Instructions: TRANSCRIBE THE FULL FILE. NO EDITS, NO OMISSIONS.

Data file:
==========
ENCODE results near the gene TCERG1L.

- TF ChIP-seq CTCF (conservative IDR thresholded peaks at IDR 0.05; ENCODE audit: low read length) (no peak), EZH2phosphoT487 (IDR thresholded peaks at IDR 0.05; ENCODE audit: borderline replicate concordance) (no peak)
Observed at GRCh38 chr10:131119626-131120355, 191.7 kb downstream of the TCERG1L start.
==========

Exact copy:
ENCODE results near the gene TCERG1L.

- TF ChIP-seq CTCF (conservative IDR thresholded peaks at IDR 0.05; ENCODE audit: low read length) (no peak), EZH2phosphoT487 (IDR thresholded peaks at IDR 0.05; ENCODE audit: borderline replicate concordance) (no peak)
Observed at GRCh38 chr10:131119626-131120355, 191.7 kb downstream of the TCERG1L start.